Anna Feuchtwang, Chief Executive of the National Children's Bureau said:
"The summer budget was a missed opportunity to put children first. Apart from additional free childcare there was little that will genuinely take forward the government's manifesto pledge to ensure every child gets the best start in life.
"It is particularly startling that the government chose not to protect the nation's children in the same way that it is protecting pensioners. Cuts to welfare support have already hit children extremely hard - they are twice as likely to be living in poverty as older people. Yet the principal sources of support for children - child benefit and child tax credit - have not been protected with an equivalent of the 'triple lock' on pensions and are being reduced. Children deserve the same guarantees as pensioners but instead the chancellor has chosen to make them pay the price for further welfare cuts.
"The decision to abolish the automatic entitlement to housing benefits risks pulling the rug from under young people as they struggle to move into independence. It is vital that care leavers and other vulnerable groups are exempted from these cuts otherwise those who are in most need of help will be unfairly penalised.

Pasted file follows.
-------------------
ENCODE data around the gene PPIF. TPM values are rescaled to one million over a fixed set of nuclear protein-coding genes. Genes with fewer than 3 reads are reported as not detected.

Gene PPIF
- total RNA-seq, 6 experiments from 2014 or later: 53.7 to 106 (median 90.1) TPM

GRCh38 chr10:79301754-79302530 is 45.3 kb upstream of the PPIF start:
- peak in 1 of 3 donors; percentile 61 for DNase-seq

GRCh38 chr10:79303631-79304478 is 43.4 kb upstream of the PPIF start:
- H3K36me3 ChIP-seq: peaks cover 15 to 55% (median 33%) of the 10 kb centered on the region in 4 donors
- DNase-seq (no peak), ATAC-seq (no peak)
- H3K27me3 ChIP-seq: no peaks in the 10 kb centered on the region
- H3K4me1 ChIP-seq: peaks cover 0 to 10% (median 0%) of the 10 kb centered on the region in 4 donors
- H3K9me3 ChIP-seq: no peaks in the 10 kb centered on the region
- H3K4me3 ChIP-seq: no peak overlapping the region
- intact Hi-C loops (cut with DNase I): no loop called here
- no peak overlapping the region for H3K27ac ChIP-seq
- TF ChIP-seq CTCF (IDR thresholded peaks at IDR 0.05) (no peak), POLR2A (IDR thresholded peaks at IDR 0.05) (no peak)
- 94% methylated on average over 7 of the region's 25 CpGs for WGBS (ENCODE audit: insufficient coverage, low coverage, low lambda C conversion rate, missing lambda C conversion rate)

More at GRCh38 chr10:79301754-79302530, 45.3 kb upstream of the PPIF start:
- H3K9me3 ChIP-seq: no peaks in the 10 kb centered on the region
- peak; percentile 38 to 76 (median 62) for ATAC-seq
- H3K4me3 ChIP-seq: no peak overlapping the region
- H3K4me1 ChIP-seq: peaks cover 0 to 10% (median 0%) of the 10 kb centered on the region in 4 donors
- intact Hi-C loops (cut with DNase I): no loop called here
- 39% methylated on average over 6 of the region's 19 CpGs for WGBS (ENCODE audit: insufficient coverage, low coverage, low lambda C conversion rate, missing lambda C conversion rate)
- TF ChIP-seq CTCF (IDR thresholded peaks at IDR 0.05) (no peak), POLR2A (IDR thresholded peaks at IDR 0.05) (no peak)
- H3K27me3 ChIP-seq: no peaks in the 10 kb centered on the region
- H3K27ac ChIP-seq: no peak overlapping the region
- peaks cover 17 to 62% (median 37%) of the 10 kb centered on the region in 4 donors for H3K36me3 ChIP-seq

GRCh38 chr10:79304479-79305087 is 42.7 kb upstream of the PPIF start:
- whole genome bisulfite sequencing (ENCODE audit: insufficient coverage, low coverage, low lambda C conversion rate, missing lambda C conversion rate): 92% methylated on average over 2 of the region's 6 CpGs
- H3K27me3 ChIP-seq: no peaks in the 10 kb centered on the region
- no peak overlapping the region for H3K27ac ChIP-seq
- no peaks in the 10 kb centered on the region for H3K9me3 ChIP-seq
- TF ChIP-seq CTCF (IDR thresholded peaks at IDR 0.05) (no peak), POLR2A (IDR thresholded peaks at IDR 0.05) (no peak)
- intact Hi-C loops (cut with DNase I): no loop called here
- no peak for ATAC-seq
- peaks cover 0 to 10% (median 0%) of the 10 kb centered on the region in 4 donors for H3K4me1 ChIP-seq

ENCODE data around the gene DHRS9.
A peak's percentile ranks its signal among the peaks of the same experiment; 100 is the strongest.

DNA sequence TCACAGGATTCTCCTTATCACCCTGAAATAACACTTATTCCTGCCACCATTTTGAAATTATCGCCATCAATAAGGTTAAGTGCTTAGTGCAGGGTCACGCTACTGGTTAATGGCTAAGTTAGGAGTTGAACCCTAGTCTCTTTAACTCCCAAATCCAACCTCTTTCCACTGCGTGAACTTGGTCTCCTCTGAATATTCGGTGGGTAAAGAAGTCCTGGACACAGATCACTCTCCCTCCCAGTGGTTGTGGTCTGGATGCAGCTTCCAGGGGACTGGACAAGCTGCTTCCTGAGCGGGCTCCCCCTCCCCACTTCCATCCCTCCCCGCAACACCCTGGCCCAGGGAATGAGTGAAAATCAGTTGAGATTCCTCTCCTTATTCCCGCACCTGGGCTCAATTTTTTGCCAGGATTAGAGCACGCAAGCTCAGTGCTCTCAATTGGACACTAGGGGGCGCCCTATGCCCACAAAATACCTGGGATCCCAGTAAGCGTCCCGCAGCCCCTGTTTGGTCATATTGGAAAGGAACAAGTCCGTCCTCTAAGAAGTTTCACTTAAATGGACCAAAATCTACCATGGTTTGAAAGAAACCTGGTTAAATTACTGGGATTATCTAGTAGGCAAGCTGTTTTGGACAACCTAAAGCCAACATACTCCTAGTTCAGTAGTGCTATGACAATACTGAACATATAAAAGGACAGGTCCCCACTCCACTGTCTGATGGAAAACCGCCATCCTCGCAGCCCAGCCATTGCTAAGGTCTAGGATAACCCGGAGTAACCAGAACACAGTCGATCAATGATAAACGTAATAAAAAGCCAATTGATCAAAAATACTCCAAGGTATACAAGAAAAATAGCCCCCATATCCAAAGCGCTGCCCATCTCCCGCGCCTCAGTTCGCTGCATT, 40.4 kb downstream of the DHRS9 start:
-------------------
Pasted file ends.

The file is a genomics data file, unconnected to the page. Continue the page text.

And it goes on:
"As councils face continued demand for their services from those children and families in greatest need, measures to give local government in Manchester greater autonomy will, we hope, result in the development of innovative solutions to the problems facing local residents. It is only through close cooperation that councils can effectively support children and families when resources are stretched."